Friday, January 28, 2011

Where Is Home?

Home. A topic I've thought about a lot since the beginnings of my sabbatical adventures in 2004. What does "home" mean...I mean, how do YOU define it? What do YOU mean when you say "I'm going home now"? What defines, in your mind, where you live? Is it where you cook? Sleep? Read? Eat? Do laundry? Meet friends? Relax? Clean house? Some people never do those things in their "home" but nevertheless certainly know where their home is...some people do those things in places that they know is NOT their home. So how do YOU define the concepts of "home"..."living" in a place..."occupying" a residence..."residing" at a location....?

As technology has allowed us to "unplug", many things that meant "home" a couple decades ago are now "ethereal" or "virtual"--waves in the atmosphere. Our phone no longer has a fixed location. Neither does our answering machine, computer, internet service, television, alarm clock, etc.

Home was once where we gathered, stored, processed, prepared, and ate food. Now we eat in the car, or at restaurants, or at our desks. Every office has a microwave, and likely a refrigerator. Food comes ready-to-eat from the grocery store, the convenience store, gas stations, soup kitchens, friends, home delivery.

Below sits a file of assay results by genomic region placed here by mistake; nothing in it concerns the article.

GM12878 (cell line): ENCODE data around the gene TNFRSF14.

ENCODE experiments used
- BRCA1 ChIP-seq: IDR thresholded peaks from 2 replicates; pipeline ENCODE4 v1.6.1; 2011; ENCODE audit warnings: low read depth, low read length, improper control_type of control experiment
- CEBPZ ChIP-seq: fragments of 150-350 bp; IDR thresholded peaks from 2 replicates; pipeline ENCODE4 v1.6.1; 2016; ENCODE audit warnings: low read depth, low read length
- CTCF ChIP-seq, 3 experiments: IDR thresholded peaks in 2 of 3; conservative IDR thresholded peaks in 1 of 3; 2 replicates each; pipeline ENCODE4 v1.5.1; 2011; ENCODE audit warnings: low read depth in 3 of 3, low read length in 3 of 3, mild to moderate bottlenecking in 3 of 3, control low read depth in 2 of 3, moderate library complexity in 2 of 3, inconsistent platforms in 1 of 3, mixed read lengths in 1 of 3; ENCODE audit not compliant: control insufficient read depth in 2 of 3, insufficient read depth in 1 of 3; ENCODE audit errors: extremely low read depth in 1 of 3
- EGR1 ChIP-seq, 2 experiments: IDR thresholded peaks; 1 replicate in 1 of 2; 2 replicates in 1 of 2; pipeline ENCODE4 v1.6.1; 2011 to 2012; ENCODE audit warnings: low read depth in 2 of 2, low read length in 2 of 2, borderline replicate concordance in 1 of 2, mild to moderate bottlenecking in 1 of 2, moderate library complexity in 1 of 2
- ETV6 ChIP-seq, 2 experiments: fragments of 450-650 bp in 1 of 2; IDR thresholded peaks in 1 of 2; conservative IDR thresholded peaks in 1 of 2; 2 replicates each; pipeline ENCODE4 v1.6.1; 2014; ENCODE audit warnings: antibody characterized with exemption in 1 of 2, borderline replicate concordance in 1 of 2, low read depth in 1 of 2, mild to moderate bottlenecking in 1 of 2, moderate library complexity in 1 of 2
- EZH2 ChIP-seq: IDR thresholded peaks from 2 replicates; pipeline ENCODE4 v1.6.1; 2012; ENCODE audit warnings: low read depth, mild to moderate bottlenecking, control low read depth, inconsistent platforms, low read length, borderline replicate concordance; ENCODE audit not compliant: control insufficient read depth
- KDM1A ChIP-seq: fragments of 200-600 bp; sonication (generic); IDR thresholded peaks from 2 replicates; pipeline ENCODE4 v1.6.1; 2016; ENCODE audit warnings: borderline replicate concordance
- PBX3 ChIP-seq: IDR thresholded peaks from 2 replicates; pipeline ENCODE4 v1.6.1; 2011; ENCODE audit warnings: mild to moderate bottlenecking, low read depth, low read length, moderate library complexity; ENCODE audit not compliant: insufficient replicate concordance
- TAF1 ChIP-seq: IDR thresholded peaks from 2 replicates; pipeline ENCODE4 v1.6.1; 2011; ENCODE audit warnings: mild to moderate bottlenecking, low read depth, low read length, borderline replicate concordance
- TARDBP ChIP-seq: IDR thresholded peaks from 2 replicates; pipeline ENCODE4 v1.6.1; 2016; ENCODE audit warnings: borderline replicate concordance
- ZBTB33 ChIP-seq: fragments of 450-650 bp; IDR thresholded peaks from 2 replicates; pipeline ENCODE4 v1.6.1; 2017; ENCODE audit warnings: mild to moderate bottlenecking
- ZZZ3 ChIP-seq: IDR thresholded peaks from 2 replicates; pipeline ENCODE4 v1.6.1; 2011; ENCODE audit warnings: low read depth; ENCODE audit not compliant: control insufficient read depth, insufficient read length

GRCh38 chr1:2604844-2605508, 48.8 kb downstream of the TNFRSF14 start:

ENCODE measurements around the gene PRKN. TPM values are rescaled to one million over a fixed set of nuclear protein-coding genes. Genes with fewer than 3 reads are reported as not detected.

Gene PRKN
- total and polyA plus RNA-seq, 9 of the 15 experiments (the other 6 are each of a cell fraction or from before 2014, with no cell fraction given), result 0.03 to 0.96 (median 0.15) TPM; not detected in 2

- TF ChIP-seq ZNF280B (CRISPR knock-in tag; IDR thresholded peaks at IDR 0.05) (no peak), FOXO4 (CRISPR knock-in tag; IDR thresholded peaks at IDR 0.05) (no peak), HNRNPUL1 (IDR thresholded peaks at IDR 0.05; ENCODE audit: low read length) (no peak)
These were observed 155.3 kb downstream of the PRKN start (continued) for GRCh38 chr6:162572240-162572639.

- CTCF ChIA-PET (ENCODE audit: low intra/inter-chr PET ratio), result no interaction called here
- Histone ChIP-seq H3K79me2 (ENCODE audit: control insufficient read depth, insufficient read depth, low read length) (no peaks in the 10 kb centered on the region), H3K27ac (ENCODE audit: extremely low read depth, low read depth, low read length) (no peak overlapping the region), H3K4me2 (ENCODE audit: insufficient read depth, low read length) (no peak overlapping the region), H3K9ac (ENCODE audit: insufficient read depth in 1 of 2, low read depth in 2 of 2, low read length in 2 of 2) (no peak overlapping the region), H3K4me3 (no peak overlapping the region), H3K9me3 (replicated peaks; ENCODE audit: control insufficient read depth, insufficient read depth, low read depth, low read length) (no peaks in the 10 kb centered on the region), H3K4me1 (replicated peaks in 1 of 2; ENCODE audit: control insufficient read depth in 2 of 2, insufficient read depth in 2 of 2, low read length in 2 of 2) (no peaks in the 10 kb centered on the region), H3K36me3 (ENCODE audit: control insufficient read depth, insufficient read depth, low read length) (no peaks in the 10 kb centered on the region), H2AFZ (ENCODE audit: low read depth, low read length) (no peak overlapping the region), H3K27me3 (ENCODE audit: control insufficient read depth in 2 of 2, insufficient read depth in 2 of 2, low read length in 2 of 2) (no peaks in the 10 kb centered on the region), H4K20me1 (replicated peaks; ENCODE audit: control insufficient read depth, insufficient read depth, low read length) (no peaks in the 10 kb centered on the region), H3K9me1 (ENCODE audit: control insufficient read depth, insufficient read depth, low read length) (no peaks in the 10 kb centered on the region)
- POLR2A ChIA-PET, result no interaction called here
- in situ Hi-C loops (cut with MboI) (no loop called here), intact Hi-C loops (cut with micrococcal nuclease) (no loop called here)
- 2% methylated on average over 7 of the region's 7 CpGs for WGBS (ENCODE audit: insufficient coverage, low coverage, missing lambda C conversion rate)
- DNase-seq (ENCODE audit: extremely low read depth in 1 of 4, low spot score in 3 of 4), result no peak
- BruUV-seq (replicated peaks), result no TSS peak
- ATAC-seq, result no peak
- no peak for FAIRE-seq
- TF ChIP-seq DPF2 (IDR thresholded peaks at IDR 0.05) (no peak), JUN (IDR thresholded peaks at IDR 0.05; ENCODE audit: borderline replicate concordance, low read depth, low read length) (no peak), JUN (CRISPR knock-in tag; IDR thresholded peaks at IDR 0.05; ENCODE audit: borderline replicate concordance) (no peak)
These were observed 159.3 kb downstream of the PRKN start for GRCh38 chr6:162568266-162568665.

Coffee shops have become our new "living room" for hanging out with friends, reading, doing homework, catching up on email, even paying the bills online. Our mailing address may be a post office box for security.

We may never shower at home if we begin each day with a workout at the gym.

Sometimes we "live" at our job, or in our car, more than anywhere else.

Is "home" where we pay rent or a mortgage, or have some other contractual agreement giving us the right to use that space? Is it where we are obligated to pay for utilities (heat, electricity, water, etc.), or where we enjoy the utilities themselves, regardless of our financial responsibility for them? Is it where we pay taxes? The address on our voter registration card? The "primary residence" listed on our homeowner's insurance? Where our pets stay when we can't have them with us?

While I was "traveling"..."transient"..."homeless"..."a pilgrim"...or whatever during my sabbatical, I struggled with the inevitable casual questions from strangers, "Where are you from?" and "Where is home?" a lot. Was it the place I awoke that morning? Where I would sleep that night? Where my parents live? Where I would return to at the end of my travels? My "permanent address" which was a P.O. box? The best answer I could come up with still defines "home" to me: "I live between my prayer covering and my shoes."

But then, again and again in my Christian journey, I hear/read/feel "This world is not my home." And the further this radical pilgrimage takes me, the less I feel "at home" in "the world"...and I see that others sense that regardless of "home", I certainly am not part of their culture.